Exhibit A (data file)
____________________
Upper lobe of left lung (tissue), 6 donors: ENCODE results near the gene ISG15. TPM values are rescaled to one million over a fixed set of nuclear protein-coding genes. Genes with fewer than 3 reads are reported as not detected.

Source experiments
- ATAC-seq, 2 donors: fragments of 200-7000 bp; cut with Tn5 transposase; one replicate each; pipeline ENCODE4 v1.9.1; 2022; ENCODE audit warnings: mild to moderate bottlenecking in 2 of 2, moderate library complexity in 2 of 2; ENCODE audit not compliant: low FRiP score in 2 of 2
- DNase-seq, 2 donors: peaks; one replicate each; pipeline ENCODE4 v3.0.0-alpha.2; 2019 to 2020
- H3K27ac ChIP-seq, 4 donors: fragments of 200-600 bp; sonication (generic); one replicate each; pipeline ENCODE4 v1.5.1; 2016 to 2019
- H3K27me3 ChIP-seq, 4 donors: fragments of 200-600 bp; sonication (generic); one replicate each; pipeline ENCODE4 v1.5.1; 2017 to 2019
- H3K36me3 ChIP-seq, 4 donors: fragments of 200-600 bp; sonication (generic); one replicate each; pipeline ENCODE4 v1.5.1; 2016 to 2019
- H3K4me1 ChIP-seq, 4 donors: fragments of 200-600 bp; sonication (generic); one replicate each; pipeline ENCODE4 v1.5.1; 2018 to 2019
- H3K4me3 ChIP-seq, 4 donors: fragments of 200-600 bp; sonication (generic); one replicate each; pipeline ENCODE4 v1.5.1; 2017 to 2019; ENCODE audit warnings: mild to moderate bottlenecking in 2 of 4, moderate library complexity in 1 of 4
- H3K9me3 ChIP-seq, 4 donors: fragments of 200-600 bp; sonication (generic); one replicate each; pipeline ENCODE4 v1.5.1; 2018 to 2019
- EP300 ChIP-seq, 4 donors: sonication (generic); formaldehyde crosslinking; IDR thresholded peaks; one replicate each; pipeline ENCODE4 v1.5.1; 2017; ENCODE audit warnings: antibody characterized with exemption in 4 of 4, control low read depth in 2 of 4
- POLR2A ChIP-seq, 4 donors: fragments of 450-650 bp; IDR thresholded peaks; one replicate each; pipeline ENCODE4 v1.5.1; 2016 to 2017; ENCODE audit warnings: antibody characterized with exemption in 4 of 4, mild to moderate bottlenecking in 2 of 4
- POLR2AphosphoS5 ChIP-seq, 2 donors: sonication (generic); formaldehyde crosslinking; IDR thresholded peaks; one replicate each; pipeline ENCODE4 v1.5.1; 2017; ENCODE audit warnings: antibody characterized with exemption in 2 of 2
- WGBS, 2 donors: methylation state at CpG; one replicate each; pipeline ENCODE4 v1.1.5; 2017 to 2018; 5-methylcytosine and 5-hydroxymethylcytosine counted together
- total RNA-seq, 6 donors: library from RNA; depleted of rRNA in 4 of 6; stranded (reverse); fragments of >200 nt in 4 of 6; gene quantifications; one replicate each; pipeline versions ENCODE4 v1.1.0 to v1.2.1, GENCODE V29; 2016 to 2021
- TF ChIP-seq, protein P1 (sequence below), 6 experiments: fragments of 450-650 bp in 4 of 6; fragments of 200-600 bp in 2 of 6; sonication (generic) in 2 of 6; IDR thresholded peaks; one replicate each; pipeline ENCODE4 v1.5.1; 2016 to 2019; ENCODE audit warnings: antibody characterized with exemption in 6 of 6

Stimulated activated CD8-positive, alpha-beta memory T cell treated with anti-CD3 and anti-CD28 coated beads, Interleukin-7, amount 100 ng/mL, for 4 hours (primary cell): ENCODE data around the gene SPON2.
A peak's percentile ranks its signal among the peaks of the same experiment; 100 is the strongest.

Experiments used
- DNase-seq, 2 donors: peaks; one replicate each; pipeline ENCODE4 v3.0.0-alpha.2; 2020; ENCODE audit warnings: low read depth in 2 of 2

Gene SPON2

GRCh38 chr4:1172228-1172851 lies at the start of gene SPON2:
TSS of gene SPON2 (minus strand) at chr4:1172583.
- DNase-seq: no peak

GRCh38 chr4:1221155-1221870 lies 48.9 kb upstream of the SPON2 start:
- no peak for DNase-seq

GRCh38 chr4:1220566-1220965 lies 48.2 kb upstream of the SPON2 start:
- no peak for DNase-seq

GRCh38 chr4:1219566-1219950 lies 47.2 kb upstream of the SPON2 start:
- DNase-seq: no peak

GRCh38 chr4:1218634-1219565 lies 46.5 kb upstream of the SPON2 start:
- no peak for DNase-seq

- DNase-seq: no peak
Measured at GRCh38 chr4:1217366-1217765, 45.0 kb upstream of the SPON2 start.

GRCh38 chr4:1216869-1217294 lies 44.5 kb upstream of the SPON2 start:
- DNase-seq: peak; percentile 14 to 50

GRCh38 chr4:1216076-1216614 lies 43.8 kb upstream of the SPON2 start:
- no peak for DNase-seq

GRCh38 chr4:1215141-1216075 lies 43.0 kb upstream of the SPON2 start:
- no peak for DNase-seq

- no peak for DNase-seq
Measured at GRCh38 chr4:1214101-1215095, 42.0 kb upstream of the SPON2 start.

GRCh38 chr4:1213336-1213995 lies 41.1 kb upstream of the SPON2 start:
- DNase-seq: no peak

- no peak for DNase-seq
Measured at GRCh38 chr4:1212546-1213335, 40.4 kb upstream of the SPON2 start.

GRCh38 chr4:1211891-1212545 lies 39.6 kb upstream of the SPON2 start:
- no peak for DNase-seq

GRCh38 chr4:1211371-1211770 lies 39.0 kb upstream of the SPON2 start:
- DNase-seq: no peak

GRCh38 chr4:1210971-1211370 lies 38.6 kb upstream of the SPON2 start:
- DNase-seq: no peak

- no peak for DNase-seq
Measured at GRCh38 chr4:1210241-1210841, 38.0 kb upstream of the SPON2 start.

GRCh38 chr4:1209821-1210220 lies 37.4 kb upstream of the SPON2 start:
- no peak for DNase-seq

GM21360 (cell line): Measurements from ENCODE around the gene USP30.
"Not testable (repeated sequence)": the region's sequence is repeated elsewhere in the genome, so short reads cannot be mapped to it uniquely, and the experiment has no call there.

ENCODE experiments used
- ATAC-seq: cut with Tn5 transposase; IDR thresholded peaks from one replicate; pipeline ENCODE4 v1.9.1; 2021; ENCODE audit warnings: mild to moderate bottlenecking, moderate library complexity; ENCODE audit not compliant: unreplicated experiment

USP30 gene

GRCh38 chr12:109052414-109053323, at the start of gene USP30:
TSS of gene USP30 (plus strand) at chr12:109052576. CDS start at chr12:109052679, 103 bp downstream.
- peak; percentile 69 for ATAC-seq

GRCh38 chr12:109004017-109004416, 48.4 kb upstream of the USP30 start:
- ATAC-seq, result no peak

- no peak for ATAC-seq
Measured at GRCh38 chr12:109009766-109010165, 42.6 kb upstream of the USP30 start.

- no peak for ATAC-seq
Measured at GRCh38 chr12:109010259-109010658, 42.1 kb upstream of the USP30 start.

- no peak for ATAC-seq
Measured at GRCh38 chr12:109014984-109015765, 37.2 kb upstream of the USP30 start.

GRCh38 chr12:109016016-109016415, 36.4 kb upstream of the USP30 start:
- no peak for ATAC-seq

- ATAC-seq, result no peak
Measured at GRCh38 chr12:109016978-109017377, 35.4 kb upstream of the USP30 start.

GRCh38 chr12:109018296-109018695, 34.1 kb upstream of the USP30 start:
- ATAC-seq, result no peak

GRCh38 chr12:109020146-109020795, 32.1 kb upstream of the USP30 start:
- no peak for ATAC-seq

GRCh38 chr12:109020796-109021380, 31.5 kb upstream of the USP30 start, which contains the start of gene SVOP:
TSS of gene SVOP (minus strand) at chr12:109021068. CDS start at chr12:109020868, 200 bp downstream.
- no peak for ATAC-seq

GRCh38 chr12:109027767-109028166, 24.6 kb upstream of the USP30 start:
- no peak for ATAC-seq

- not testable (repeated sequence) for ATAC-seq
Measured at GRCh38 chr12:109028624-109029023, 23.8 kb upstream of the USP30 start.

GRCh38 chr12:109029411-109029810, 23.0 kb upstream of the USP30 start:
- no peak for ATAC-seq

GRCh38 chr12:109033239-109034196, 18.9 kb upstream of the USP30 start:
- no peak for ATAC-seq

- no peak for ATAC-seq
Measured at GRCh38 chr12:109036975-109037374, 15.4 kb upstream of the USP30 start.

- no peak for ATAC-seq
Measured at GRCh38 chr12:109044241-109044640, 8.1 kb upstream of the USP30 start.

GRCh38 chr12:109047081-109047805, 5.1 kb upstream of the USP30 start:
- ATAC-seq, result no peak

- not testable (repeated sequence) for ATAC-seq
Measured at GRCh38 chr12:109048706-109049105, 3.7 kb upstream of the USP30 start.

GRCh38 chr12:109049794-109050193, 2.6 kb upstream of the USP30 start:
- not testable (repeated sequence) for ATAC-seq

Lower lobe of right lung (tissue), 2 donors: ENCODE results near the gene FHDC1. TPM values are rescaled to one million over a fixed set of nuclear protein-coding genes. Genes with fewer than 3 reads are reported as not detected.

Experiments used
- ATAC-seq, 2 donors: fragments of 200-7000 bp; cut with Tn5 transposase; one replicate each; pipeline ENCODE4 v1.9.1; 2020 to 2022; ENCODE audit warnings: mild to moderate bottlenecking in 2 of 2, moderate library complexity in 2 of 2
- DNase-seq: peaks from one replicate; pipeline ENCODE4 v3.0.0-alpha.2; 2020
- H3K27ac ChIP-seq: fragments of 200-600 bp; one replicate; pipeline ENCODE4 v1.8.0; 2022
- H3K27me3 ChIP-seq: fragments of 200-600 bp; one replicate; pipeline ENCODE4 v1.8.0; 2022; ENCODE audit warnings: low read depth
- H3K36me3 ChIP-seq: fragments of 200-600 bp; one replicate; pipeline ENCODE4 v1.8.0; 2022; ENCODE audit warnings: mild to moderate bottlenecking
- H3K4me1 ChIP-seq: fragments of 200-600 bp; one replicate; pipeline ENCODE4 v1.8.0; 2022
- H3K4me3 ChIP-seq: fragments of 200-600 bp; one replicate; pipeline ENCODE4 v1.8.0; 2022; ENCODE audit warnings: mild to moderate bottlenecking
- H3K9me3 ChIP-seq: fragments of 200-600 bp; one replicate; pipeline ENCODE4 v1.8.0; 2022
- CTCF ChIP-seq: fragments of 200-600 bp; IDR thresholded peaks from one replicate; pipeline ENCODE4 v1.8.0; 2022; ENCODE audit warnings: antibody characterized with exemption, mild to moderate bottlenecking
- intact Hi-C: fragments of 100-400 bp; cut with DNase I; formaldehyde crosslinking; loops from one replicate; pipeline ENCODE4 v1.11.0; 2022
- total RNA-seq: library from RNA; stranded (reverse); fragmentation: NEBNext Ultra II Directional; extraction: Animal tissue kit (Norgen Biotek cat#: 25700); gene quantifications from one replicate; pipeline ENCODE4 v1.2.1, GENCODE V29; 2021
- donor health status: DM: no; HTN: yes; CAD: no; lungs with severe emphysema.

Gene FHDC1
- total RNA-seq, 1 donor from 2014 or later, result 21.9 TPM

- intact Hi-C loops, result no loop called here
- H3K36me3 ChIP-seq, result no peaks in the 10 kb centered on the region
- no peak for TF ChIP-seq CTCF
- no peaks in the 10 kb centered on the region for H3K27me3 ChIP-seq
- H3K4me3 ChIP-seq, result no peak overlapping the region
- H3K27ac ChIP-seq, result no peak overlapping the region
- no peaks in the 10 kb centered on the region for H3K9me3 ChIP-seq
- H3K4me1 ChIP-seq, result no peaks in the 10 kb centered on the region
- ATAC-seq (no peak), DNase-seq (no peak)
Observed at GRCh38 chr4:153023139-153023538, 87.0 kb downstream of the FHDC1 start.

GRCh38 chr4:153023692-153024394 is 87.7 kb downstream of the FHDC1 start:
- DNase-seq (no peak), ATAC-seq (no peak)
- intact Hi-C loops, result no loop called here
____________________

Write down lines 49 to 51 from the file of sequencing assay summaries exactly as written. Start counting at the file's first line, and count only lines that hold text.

GRCh38 chr4:1211371-1211770 lies 39.0 kb upstream of the SPON2 start:
- DNase-seq: no peak

GRCh38 chr4:1210971-1211370 lies 38.6 kb upstream of the SPON2 start: